She regarded him seriously, for a moment, as she further considered his question.

Father Jim found he rather enjoyed her clear-eyed scrutiny.  She looked both thoughtful and kind.  He noticed how serious, and intelligent she seemed.  She looked as if she was considering his case with the all the sobriety of a judge, and perhaps linking it to the understanding she’d referred to.

“I don’t think you did anything you need to be forgiven for,” she concluded.

He inclined his head, in acceptance of her judgment.

So, that was his “confession.”  Was she supposed to offer some kind of … what?  Absolution, now?  Some words of advice, or wisdom?  Catherine wasn’t sure.  “I declare that to be in love is a higher calling all its own.  Now, go forth, and… um… keep hoping for a miracle, for Adrienne.  It sounds like she deserves one,” the beautiful lawyer said.

“I promise you she does.  Sister Beatrice, now.”

“Sister Beatrice,” Catherine amended.  “You have to keep hoping that things will work out for the best, no matter what happens.  You can’t give up that hope.”

“No, indeed.  That would be a sin, in my line of work,” he replied.

“Can’t have you here confessing twice in one day,” she said.  They both chuckled at that.  In front of them, a group of teenagers commenced to building a snow fort.  It looked like fun.

“How about you?” he asked.  “Anything you’d like to share with kindly old Father Jim, here at the Church of the Park Bench Confessional?” he asked good-naturedly.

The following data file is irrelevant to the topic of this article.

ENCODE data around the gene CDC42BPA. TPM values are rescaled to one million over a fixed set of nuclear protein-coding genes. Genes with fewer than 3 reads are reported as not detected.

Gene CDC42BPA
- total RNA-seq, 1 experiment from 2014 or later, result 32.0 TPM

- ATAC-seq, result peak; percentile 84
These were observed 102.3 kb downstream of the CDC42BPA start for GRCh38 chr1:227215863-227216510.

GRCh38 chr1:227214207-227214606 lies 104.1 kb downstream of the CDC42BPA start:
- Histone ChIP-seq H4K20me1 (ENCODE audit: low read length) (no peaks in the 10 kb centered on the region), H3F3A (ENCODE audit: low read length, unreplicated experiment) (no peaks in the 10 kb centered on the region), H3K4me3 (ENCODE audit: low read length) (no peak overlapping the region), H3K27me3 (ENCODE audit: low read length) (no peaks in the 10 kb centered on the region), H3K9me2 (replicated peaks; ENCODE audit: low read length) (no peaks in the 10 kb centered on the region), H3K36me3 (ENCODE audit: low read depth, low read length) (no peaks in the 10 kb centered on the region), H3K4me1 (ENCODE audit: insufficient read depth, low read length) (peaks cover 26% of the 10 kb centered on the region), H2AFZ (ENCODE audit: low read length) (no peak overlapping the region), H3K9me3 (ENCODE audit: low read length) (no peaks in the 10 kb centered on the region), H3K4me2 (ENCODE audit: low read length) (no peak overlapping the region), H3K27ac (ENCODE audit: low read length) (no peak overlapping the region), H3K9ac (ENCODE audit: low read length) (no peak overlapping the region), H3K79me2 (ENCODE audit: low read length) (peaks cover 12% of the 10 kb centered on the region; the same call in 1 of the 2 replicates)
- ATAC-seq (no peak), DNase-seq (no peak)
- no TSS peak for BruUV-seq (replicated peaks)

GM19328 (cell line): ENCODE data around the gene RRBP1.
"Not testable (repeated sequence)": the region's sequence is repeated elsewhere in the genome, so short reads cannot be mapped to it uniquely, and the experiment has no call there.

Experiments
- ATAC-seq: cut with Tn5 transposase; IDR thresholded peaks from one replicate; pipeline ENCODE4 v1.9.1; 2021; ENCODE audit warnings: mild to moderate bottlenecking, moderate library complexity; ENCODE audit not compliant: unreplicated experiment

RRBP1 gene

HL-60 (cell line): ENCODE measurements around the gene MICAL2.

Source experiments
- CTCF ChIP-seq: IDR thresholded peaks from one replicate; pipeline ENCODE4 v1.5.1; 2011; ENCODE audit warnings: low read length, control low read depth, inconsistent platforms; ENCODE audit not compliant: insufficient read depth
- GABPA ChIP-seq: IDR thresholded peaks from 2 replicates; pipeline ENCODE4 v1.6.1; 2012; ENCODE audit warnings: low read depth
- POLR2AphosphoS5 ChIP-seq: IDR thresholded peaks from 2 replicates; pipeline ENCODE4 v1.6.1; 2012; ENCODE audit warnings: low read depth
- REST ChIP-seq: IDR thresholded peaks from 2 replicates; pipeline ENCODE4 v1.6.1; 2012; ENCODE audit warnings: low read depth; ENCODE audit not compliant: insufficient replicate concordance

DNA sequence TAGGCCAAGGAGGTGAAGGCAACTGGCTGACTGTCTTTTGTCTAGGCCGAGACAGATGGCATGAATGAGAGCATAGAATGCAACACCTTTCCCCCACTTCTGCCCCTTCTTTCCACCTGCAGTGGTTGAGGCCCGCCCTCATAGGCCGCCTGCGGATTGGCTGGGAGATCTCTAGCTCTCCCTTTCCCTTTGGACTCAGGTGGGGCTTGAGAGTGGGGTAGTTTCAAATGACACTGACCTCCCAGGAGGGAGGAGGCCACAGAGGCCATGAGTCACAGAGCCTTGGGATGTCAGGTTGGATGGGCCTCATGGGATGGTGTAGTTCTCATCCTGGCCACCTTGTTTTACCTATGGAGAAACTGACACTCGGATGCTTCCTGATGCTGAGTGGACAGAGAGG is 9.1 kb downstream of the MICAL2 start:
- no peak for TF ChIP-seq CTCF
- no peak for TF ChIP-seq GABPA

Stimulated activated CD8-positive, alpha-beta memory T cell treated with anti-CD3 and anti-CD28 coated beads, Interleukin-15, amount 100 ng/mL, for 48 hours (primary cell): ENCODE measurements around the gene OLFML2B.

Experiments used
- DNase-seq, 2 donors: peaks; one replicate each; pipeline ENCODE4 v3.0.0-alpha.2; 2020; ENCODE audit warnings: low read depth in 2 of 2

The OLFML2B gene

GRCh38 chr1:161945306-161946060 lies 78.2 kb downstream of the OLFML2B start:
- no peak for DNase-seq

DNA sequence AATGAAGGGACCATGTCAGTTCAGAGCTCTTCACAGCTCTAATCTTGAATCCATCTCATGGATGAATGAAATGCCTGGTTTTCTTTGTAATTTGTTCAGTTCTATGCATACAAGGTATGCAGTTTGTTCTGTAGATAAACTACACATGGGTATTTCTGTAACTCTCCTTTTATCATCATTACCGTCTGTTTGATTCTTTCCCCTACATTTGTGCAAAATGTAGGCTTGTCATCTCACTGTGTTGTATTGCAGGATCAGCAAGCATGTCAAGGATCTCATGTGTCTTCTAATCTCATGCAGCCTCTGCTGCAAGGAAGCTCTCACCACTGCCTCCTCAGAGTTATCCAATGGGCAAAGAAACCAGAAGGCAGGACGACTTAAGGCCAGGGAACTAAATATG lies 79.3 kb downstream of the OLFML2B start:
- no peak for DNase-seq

Catherine shook her head.  “That I’m not Catholic.  But that if I were, I think I’d be making a beeline for your church.  You do seem very kind, and understanding.”

“Thank you for that,” he replied, as he re-tightened the indigo scarf around his neck.  Sitting still was causing them to feel the bite, in the December air.

He checked his watch, then rose.  Catherine checked hers as well, realizing that the time had flown.

"It was a pleasure to share my bench with you.  You won't tell the Archbishop that Father Jackson is sending love notes to Sister Beatrice, will you?  Remember, confessions are sacred."  He smiled as he offered his hand in farewell.

As she took it, Catherine was struck by an enormous temptation.  The temptation to go to Father Jim's little church, rap on his door, and use his confessional a little, for herself.  It would be nice to be able to tell someone.  To be able to share the secret she carried, and the burdens that accompanied it.  She knew she never would.  But she realized what a luxury it would be.

"I'll not say a word," she promised.  “Consider me your attorney.  We're not allowed to reveal confidential information, either."

"Attorney-client privilege?  I like that," he chuckled, sliding his hands back into his pockets.

"Things with the sisters.  They're really bad?"  Catherine asked.

Father Jackson nodded.  "Bad as it gets. The property values in the area keep climbing.  Someone wants to knock down the building and put up apartments.  We're all praying mightily, for a miracle."

"I hope you get one," Catherine said sincerely, turning to go.

They’d walked no more than a few feet apart when Catherine felt compelled to turn back around and say something more.

“Father … Jim…”

He turned, thinking she might have a confession, after all.

She looked absolutely beautiful, standing in the brisk afternoon air, her briefcase clutched in one leather-gloved hand.  The breeze that could alternate between brisk and soft was playing with the ends of her sandy hair, and her small, slender form looked mighty, somehow, with her booted feet firmly planted on the sidewalk.  She didn’t have Adrienne’s dark beauty, he realized.  But she certainly had a beauty all her own.  One that lived on the inside, as well as the outside.